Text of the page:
Alamance-Burlington school officials confirmed for The Alamance News on Tuesday that a total of 23 grievances have been filed by parents and students who were suspended and/or barred from participating in graduation (see related story, this edition).
Those grievances have been filed over suspensions and other disciplinary actions related to the “senior pranks” that left thousands of dollars in damages to the six ABSS high schools late last month.
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State law gives public school students and their parents an automatic right to appeal any administrative decision, to include disciplinary action against students, the school board’s attorney, Adam Mitchell of the Tharrington Smith law firm in Raleigh, has advised the board during several earlier discussions unrelated to last month’s senior pranks.
ABSS officials barred 82 seniors from attending their graduation ceremonies last weekend. All of the students – to include four high school underclassmen – who were identified as having participated in the “senior pranks” in late May were also suspended for the rest of the 2022-23 school year that ended Friday, ABSS superintendent Dr. Dain Butler announced at a June 1 press conference.
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Of the 82 seniors who were barred from graduation, 44 seniors were from Williams High School; 27 were from Eastern; seven were from Graham; seven were from Southern; and one was from Western High School, based on figures ABSS furnished to the newspaper last week.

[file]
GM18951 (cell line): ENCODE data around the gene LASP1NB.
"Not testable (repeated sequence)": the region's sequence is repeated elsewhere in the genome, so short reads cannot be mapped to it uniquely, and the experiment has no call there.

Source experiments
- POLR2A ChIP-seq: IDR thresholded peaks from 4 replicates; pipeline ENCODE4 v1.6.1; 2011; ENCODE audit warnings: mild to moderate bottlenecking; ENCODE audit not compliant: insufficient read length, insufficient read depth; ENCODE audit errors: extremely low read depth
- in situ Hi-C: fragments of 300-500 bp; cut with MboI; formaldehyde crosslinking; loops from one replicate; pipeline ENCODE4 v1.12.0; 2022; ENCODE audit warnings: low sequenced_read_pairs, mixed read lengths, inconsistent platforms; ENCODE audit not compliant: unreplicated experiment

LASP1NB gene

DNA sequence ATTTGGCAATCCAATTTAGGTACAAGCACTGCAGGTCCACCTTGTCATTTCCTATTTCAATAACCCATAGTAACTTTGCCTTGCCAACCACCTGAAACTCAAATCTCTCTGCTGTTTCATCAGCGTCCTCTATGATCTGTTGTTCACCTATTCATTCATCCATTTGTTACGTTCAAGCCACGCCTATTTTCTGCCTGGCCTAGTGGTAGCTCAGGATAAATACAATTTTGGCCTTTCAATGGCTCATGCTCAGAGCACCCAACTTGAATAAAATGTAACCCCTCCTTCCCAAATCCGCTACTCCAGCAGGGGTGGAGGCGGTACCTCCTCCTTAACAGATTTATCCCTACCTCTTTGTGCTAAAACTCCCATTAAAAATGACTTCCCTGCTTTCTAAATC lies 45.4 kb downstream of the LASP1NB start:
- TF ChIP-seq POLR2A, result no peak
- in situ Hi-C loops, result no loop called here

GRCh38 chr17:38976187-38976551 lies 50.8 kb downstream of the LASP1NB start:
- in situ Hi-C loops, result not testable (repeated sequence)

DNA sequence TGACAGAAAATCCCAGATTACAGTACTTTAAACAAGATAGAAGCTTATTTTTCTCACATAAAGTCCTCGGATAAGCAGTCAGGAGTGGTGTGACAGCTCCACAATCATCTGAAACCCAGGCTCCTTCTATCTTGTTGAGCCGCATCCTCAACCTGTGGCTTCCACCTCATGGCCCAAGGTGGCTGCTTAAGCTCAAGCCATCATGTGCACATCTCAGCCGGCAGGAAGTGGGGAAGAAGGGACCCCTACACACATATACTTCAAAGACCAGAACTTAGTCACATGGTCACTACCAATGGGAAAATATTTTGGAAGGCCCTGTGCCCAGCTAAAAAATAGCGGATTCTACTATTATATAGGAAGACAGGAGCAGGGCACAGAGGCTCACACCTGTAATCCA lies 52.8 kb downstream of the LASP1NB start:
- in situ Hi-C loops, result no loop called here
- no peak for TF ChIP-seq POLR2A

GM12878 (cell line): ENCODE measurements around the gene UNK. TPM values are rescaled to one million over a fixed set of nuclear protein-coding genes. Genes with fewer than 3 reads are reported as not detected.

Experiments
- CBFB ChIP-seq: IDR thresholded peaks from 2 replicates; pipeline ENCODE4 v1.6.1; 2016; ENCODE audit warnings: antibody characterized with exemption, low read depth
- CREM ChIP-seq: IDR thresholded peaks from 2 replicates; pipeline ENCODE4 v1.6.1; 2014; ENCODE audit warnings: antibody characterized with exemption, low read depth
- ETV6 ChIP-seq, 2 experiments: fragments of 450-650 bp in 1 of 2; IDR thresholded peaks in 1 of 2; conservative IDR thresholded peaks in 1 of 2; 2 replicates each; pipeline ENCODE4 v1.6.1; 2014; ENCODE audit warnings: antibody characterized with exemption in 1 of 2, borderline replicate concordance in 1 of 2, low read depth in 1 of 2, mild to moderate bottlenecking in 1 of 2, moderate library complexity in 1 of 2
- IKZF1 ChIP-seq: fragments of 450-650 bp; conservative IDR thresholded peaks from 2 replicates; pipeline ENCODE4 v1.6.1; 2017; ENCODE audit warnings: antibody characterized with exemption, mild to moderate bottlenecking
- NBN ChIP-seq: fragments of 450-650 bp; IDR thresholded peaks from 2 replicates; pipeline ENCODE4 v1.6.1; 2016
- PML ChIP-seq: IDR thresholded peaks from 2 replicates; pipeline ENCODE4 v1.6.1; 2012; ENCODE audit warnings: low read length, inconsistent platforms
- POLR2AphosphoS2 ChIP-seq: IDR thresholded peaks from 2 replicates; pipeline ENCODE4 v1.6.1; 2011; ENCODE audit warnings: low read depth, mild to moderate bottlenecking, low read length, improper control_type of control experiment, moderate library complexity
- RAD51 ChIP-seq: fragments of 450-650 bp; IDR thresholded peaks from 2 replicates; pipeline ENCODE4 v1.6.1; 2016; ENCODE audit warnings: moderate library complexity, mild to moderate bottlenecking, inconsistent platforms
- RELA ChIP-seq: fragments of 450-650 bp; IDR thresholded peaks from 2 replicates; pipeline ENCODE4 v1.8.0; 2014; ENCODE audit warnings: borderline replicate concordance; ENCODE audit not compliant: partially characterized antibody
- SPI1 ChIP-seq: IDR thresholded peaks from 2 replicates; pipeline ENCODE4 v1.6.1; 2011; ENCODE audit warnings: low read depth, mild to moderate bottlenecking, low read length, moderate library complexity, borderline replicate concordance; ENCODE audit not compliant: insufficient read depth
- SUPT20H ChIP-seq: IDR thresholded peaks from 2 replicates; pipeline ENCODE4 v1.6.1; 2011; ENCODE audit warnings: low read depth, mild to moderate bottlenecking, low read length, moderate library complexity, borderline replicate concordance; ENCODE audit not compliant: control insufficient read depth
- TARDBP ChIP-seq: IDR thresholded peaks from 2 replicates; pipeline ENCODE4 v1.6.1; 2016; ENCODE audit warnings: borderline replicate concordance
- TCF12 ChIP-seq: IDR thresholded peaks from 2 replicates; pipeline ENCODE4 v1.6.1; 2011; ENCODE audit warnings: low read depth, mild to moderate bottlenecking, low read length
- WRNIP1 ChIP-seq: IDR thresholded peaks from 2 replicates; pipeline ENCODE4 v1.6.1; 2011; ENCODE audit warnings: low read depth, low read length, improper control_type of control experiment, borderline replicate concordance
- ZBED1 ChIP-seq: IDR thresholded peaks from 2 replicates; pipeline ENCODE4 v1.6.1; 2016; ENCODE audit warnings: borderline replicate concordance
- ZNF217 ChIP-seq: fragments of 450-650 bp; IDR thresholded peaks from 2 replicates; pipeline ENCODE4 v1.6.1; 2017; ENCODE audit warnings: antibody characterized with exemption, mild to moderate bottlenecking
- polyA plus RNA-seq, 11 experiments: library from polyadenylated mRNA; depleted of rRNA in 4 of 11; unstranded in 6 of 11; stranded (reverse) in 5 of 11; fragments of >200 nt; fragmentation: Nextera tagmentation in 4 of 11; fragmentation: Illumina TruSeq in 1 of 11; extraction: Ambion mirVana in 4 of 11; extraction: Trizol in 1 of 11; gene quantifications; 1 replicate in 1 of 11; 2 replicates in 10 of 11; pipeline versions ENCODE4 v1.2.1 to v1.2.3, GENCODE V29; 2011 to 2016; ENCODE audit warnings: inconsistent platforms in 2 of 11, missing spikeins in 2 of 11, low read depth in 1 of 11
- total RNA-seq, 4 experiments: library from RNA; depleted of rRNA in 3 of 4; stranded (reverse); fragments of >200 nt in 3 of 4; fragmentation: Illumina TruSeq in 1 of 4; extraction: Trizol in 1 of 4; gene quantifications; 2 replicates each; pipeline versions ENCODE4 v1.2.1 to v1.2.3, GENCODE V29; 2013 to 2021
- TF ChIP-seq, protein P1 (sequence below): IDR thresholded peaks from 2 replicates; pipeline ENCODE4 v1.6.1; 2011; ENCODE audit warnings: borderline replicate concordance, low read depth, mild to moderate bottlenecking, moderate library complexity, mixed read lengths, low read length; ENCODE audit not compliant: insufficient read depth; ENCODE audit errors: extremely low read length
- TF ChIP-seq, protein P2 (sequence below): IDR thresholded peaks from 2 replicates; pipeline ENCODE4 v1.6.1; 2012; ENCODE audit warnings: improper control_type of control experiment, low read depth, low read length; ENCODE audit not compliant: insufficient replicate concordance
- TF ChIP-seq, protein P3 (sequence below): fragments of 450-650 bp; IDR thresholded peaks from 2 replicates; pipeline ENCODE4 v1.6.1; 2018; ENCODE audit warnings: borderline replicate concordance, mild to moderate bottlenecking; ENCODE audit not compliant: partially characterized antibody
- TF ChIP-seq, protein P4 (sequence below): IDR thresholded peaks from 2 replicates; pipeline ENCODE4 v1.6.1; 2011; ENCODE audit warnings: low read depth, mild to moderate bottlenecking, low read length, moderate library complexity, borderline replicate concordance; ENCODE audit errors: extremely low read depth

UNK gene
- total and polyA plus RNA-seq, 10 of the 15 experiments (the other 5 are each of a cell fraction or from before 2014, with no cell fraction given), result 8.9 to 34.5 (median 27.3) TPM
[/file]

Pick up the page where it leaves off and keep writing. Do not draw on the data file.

A provision within the state’s public education laws automatically gives parents and students the right to file a grievance over any administrative decision – including disciplinary action – which they believe has adversely affected them.
An ABSS policy, in keeping with the provision in state law, requires a grievance to be filed within 30 days of the circumstance “giving rise to grievance” and for the school principal to meet with the complainant within five days of filing and investigate the matter. Any decision by the principal may be appealed in writing to the superintendent and board. The school board has 10 days from the date of receipt of the request to decide whether to hold a hearing on the appeal.
Those “appeal hearings” are allowed to be kept confidential, in keeping with the federal Family Educational Rights and Privacy Act (FERPA), which provides privacy for any personally-identifiable information within students’ educational records.
Meanwhile, seven ABSS high school students – five of whom are 18 and two juveniles – have been charged with misdemeanor breaking and entering and damage to real property in connection with the May 25 senior pranks. The cases for the five 18-year-old offenders are currently scheduled to be heard in Alamance County district court between June 19 and July 28, according to their court files.
ABSS officials told the newspaper this week that, while the investigation remains ongoing, it doesn’t appear that any additional criminal charges will be filed in connection with the senior pranks.
The newspaper has not found any civil litigation filed against ABSS over the disciplinary actions related to the senior pranks.